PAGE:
Provisional Patent Applications

Now that the America Invents Act (“AIA”) has changed everything, it is important to be the first to file for an invention.  Quite simply, the first to file gets the patent (assuming that there is a patentable invention), and a provisional could be a good way to lock in an early date.  It is cheaper to prepare (there are no claims), and cheaper to file (it is not examined in the usual case).  What is not to like?

I say “could be” because like a will you don’t know whether you have a good one until it is needed.  In other words, a provisional is only good to lock in a date if it is well prepared.  If a provisional doesn’t have adequate disclosure, then it won’t work.  If there is new disclosure in the non-provisional, and claims which depend on the new disclosure, they might not get the benefit of the provisional.  Also, a non-provisional must be filed within a year (along with any foreign applications or PCT application) or they can’t claim priority from the provisional (in fact, under some circumstances a PCT might not be able to claim any priority).

Let’s take a look how this might all play out in an example.  Abel files a provisional on January 1, 2015.  Baker independently invents the same thing, and files a non-provisional on September 1, 2015.  Able then files a non-provisonal on December 31, 2015, and claims priority to his earlier provisional.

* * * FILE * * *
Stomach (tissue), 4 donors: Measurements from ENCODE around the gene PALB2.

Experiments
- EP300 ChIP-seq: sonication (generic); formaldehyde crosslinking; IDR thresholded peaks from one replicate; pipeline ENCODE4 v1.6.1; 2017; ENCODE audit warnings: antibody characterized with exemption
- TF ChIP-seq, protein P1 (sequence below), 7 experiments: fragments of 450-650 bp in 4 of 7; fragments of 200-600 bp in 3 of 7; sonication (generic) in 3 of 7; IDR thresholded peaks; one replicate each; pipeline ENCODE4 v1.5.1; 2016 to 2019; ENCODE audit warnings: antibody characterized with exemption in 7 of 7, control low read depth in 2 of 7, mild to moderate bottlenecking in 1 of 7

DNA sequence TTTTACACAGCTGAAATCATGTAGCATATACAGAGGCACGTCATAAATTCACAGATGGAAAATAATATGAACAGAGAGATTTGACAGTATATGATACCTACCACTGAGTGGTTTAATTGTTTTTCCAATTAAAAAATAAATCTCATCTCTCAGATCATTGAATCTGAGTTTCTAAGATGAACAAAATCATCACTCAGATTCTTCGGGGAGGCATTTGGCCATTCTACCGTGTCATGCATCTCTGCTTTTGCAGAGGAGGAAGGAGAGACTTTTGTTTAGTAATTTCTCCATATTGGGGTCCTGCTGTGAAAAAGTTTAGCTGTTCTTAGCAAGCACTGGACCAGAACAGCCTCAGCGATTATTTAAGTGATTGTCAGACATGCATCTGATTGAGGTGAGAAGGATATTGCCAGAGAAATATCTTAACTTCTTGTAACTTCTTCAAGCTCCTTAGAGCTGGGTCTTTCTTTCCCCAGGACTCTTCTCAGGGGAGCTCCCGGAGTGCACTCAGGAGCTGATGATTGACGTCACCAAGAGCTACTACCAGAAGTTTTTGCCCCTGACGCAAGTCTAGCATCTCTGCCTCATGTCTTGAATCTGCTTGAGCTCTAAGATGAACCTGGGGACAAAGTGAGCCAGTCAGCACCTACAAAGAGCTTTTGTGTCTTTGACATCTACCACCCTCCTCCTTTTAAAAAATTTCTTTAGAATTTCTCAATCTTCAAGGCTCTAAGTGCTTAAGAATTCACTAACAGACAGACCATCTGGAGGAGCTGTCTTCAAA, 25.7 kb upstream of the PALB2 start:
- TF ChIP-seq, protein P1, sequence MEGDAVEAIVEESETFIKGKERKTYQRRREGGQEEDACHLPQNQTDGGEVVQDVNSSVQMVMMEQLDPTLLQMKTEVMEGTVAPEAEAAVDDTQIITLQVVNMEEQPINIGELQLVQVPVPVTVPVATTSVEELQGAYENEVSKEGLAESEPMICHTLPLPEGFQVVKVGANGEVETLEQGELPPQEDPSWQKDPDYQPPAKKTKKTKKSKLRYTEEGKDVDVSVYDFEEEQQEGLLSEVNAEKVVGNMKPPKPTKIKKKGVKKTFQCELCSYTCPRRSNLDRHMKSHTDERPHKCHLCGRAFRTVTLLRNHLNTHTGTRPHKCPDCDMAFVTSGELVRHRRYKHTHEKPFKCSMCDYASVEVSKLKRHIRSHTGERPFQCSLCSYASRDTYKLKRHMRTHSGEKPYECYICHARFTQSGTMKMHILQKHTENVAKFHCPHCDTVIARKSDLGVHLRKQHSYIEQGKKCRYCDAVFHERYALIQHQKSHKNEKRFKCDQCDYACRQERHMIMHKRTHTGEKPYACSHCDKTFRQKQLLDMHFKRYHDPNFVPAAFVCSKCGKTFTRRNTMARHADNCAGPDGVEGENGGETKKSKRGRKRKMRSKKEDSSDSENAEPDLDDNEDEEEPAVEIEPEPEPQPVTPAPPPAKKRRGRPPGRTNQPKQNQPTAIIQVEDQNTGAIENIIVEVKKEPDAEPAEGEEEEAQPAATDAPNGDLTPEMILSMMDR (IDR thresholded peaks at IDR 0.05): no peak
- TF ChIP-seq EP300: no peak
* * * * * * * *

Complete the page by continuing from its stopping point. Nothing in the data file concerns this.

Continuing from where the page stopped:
In this case the examiner will pull the provisional and read it.   If she thinks that the provisional does not support the claims being made in the non-provisonal, then Baker might be considered the first to file (that will depend on whats in his application), and get the patent (if there is one to be had).  But it doesnt stop there.  The decision by the examiner is not binding upon a court should there be subsequent infringement litigation.

So, you can see why it is important to have a provisional that is well drafted, and the attorney drafting the non-provisonal will want to craft at least one of the claims so as to clearly take advantage of the provisional disclosure.

It is good to keep in mind what you need, and don’t need.  You don’t need a working model, and so long as the disclosure is sufficient to teach a person of ordinary skill in the art how to make and use the invention, it should be enough.  In other words, if an engineer is only going to make a prototype, or a working model, then evaluate whether you should file a provisional without delay.  Your best advice is to consult with a patent attorney on this question. 

`© Robert Rose 2015